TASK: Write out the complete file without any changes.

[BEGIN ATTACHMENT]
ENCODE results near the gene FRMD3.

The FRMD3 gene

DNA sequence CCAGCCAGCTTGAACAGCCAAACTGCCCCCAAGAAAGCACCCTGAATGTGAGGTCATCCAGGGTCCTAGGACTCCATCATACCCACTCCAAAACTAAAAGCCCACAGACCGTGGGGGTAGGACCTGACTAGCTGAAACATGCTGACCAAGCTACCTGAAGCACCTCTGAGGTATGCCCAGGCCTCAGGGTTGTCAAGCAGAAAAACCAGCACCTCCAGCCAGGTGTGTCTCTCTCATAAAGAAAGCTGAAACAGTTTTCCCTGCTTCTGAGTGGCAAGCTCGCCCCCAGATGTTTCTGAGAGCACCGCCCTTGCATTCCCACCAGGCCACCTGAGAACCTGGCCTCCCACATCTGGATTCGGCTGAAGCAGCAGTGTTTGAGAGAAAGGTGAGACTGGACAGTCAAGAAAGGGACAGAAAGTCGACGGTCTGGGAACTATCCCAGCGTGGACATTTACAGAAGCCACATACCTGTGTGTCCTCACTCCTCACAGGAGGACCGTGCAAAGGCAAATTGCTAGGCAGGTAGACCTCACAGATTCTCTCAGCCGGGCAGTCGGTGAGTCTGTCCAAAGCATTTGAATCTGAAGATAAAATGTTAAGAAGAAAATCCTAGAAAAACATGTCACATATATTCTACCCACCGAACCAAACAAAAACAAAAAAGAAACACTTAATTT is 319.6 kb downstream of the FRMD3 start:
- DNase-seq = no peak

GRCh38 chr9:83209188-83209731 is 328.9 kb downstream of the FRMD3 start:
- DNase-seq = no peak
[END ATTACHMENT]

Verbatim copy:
ENCODE results near the gene FRMD3.

The FRMD3 gene

DNA sequence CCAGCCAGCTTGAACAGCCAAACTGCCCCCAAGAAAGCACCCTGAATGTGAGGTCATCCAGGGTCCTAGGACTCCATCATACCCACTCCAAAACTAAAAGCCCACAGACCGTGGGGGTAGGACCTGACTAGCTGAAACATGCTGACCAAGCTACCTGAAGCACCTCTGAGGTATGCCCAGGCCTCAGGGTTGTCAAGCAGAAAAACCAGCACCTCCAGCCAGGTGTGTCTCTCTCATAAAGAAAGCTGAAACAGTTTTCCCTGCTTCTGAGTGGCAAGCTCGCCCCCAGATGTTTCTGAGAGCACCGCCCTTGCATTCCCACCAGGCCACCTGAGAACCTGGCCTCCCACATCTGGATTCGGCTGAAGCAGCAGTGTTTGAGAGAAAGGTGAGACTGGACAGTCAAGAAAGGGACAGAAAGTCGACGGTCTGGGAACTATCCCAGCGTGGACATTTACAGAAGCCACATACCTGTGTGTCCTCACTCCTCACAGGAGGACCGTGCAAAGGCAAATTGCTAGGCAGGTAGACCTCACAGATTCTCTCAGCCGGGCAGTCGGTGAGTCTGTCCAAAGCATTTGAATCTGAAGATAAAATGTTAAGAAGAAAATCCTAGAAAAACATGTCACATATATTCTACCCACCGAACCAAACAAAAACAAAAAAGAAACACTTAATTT is 319.6 kb downstream of the FRMD3 start:
- DNase-seq = no peak

GRCh38 chr9:83209188-83209731 is 328.9 kb downstream of the FRMD3 start:
- DNase-seq = no peak